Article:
Melioidosis is one of the most misdiagnosed and deadliest diseases in the world, with a wide range of symptoms that can be mistaken for staph infections or diseases such as tuberculosis. University of Hawaiʻi at Mānoa School of Life Sciences researchers, led by Professor Tung Hoang, were awarded a $3-million contract from the Defense Threat Reduction Agency in the U.S. Department of Defense to create a vaccine to protect against melioidosis.
The disease has a 50% mortality rate and is listed by the Centers for Disease Control and Prevention (CDC) as a Tier 1 select agent, a list that also includes anthrax and Ebola, because the biological agents and toxins in this category “present the greatest risk of deliberate misuse with significant potential for mass casualties or devastating effect to the economy, critical infrastructure, or public confidence, and pose a severe threat to public health and safety,” according to the CDC.
“The threat to the military and civilian population is real in case of bioterrorism and biowarfare events,” Hoang said. “We also send our servicemen and women into harm’s way stationed in endemic countries where they could be exposed to the bacterium and the disease. Of course, they need protection. Likewise with travelers, traveling to endemic countries.”
What is melioidosis?
Melioidosis is caused by the Burkholderia pseudomallei bacterium. It is commonly found in rice fields, water and soil in numerous tropical countries up to 30 degrees latitude north and south of the equator, where the disease is endemic. People can become infected through cuts in their skin, or by consuming contaminated water or inhaling particles containing this bacterium. Domesticated and farm animals can also get the disease. Transmission between humans or between animals and humans is possible, but experts say it is rare or hard to document.
The disease skyrocketed during the Vietnam War, hence its common name—the Vietnam time bomb—which killed hundreds of soldiers. Helicopters landing in Vietnam propelled bacterial laden particles, which were buried in the sand and soil. Soldiers inhaled them, were misdiagnosed with pneumonia or tuberculosis, and died of melioidosis.
Yun Heacock-Kang, a junior researcher with the School of Life Sciences, said while the disease itself has not been confirmed in Hawaiʻi, the islands lie approximately 20 degrees north of the equator, making it a prime area for the bacteria to live or be transmitted to Hawaiʻi from another country.
“Because they reside in soil, if you have an importation of soil of potted plants between countries when it wasn’t well regulated, that could be a way for the bacteria to be transmitted,” Heacock-Kang said. “If people go hiking, they could have soil stuck on the sole of their boots, that could be carried around. Travelers have been diagnosed with Burkholderia pseudomallei infection in Hawaiʻi, although that was linked to the travel history, not local infections.”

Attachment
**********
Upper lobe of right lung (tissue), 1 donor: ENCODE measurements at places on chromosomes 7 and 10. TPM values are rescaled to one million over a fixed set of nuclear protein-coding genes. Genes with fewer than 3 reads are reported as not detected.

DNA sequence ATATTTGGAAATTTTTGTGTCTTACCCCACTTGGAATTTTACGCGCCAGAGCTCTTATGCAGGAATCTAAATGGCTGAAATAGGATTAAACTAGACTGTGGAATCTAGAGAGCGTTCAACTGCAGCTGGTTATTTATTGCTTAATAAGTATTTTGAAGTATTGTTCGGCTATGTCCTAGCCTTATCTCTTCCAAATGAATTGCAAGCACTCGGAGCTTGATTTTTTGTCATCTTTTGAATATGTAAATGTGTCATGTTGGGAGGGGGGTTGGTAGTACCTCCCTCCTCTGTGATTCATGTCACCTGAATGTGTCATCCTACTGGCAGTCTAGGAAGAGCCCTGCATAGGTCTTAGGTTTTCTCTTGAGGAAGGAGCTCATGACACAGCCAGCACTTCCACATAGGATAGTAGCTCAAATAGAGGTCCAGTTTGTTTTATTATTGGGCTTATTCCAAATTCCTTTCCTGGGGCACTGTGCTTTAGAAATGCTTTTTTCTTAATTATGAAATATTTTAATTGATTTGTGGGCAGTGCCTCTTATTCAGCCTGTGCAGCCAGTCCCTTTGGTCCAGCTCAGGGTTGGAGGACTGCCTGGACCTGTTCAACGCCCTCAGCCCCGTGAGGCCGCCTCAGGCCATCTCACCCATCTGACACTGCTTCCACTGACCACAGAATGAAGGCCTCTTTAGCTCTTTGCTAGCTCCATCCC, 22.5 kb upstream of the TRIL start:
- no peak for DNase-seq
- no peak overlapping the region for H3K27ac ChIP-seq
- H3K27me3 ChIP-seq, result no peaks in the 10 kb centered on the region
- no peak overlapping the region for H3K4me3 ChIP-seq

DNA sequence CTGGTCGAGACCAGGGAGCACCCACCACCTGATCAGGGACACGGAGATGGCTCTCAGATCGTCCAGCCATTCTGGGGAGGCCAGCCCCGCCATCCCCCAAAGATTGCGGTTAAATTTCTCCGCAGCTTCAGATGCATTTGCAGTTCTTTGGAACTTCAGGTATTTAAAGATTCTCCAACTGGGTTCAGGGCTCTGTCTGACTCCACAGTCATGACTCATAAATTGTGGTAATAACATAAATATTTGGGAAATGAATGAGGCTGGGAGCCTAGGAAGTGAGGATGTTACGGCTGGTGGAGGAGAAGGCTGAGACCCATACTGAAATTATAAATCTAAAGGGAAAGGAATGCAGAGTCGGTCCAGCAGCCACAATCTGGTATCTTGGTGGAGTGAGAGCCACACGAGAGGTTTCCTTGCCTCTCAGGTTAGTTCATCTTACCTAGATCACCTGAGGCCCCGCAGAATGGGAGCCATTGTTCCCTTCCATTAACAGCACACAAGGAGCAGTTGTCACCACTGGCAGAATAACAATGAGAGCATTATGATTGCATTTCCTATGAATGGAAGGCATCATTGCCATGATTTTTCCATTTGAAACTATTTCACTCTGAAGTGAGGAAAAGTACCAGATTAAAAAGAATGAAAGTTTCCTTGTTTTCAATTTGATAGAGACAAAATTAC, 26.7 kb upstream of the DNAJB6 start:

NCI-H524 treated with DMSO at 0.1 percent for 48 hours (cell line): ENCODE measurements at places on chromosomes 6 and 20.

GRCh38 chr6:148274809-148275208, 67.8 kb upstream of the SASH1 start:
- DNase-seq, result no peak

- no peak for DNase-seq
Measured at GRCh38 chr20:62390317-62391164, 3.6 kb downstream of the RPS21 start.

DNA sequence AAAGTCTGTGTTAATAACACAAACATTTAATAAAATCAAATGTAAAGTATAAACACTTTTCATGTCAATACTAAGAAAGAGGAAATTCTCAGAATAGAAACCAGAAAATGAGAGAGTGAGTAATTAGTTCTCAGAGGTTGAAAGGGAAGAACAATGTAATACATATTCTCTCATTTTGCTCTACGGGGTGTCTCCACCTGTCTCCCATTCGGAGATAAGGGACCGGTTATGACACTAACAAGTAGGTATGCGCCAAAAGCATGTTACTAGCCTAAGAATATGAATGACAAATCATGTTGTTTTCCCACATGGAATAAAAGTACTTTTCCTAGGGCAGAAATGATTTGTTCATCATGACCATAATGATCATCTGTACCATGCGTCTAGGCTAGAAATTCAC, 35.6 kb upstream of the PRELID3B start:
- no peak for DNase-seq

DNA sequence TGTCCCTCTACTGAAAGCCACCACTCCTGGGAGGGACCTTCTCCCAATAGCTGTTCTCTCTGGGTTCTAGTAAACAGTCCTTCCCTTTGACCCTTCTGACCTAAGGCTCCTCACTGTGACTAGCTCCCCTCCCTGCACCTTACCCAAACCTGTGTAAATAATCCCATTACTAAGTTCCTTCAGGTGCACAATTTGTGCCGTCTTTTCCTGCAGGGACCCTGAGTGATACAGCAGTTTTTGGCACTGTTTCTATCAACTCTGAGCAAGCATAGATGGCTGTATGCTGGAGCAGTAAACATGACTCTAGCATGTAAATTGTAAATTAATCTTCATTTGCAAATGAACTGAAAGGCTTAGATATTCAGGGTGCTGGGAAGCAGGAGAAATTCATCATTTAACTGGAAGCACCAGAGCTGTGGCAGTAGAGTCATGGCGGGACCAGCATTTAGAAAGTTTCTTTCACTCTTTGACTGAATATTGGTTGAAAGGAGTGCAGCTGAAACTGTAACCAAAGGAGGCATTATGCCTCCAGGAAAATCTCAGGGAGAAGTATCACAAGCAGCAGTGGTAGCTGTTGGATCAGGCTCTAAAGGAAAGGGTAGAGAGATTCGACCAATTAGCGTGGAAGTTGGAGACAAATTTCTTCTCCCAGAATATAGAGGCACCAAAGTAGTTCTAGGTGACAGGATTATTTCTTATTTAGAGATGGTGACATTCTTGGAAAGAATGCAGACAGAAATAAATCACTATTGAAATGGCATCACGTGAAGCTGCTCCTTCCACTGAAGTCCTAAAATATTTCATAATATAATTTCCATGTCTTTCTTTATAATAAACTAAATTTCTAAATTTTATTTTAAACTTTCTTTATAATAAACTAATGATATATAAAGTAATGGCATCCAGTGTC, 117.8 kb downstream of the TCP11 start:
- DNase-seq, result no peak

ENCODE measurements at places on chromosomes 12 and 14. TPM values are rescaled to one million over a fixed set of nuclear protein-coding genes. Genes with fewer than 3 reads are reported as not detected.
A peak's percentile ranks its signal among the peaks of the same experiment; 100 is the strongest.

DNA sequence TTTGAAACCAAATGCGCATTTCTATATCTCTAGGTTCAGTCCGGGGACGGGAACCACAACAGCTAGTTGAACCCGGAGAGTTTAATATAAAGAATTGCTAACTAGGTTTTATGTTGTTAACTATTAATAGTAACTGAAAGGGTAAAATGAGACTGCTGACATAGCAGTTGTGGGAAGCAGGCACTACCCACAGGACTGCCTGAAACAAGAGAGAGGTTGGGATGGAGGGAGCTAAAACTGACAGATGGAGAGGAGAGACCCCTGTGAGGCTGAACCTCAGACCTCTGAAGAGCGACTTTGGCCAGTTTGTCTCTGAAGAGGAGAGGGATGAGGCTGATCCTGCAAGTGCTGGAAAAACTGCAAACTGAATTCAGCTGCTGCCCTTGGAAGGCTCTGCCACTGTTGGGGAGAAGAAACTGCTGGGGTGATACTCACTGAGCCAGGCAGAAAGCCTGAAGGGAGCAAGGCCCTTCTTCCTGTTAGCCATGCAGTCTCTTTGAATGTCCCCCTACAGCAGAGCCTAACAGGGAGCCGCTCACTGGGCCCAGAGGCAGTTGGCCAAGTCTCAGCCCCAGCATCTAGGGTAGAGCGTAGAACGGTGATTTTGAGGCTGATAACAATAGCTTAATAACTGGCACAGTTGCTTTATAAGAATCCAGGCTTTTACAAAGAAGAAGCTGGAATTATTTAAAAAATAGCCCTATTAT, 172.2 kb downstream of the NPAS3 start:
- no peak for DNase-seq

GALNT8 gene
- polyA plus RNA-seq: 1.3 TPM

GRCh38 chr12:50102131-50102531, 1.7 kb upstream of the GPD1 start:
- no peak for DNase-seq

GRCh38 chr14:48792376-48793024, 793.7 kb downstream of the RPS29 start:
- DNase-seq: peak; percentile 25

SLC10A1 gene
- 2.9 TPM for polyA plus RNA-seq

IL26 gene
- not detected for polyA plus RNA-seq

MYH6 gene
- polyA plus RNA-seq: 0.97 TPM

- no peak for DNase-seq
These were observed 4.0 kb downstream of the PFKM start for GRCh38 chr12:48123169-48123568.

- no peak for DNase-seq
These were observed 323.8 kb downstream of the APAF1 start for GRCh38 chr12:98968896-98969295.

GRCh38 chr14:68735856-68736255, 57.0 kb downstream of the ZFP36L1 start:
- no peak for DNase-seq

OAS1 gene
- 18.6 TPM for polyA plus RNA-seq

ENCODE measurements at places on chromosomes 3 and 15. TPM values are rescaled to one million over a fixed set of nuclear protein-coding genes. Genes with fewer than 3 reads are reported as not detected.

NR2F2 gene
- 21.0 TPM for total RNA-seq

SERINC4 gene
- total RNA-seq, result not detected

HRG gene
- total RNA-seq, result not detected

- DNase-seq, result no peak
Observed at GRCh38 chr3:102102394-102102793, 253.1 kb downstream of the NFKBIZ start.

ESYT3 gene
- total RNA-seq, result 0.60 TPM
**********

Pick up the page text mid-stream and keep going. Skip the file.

Defense Threat Reduction Agency award
UH researchers studied Burkholderia pseudomallei for more than 10 years. They discovered two specific surface proteins that allow Burkholderia pseudomallei to attach to human cells for infection. Without these proteins, the bacterium is much less infectious. These findings were released in a March 2021 study published in Nature Communications.
“This finding was significant because unlike most viruses, which have less than a dozen proteins, bacteria have thousands of different proteins. It’s like finding a needle in a haystack—finding which ones are important for infection and disease, and which ones can be used for an actual vaccine candidate,” Hoang said.
Hoang said they used the two proteins to create a vaccine and their study showed 100% effectiveness in mice. Unvaccinated mice died within five days, while 100% of vaccinated mice survived for at least one month, which was the duration of the study. Based on this finding, they submitted an application to the Defense Threat Reduction Agency, which was selected for funding.
“To develop this vaccine, we actually take the proteins by themselves and combine them with an adjuvant (substance to increase efficacy or potency) to stimulate the immune response,” said Ian McMillan, UH Mānoa microbiology PhD graduate and co-researcher on the project. “Our long term goal is to eventually take this vaccine and expand the testing into larger animal models. If successful, hopefully we’ll end up in clinical trials.”
This research is an example of UH Mānoa’s goal of Excellence in Research: Advancing the Research and Creative Work Enterprise (PDF), one of four goals identified in the 2015–25 Strategic Plan (PDF), updated in December 2020.
—By Marc Arakaki